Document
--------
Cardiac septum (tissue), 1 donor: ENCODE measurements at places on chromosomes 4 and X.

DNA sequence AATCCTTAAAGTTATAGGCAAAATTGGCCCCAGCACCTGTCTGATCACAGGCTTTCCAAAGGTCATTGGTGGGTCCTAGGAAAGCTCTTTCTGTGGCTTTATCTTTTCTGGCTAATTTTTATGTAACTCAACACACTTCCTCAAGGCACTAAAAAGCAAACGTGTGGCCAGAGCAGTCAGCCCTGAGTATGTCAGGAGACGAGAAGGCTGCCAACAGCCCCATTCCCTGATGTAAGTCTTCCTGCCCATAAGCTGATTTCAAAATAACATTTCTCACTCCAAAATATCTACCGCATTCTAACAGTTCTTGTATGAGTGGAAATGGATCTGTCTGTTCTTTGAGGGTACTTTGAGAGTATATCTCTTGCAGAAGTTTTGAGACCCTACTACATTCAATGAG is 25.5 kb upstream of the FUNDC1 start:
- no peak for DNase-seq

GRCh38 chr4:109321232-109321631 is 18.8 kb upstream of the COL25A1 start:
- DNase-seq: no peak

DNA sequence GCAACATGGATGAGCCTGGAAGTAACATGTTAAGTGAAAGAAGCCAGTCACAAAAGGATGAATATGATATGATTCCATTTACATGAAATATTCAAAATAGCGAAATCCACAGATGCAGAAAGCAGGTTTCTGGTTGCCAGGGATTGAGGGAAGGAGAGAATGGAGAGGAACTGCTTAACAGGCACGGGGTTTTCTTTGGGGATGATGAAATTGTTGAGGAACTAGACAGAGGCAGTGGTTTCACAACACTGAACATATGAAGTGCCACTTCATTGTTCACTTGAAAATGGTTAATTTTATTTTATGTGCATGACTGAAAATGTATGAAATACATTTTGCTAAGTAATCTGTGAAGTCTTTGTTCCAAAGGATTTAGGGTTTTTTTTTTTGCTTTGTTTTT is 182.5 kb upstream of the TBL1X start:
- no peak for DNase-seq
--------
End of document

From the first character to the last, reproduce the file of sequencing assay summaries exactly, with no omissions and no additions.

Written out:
Cardiac septum (tissue), 1 donor: ENCODE measurements at places on chromosomes 4 and X.

DNA sequence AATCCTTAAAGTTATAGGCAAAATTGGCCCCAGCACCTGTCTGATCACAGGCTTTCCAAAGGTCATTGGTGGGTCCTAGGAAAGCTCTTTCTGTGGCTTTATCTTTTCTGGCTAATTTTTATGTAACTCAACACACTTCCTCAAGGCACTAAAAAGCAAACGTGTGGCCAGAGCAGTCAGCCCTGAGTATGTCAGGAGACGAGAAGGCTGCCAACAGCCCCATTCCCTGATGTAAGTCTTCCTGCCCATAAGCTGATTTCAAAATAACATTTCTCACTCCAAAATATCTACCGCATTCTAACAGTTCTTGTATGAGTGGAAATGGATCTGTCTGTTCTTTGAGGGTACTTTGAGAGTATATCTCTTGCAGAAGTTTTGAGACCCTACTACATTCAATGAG is 25.5 kb upstream of the FUNDC1 start:
- no peak for DNase-seq

GRCh38 chr4:109321232-109321631 is 18.8 kb upstream of the COL25A1 start:
- DNase-seq: no peak

DNA sequence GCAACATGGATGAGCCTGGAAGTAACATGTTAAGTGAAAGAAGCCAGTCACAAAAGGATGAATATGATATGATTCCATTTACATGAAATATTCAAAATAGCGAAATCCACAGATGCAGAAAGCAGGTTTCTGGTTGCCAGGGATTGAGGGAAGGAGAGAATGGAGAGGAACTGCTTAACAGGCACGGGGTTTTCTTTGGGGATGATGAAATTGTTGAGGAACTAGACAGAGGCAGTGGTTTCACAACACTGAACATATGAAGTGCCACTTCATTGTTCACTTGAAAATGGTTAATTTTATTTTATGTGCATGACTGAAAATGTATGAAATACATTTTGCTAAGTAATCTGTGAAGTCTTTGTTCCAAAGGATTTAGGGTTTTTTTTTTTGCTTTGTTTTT is 182.5 kb upstream of the TBL1X start:
- no peak for DNase-seq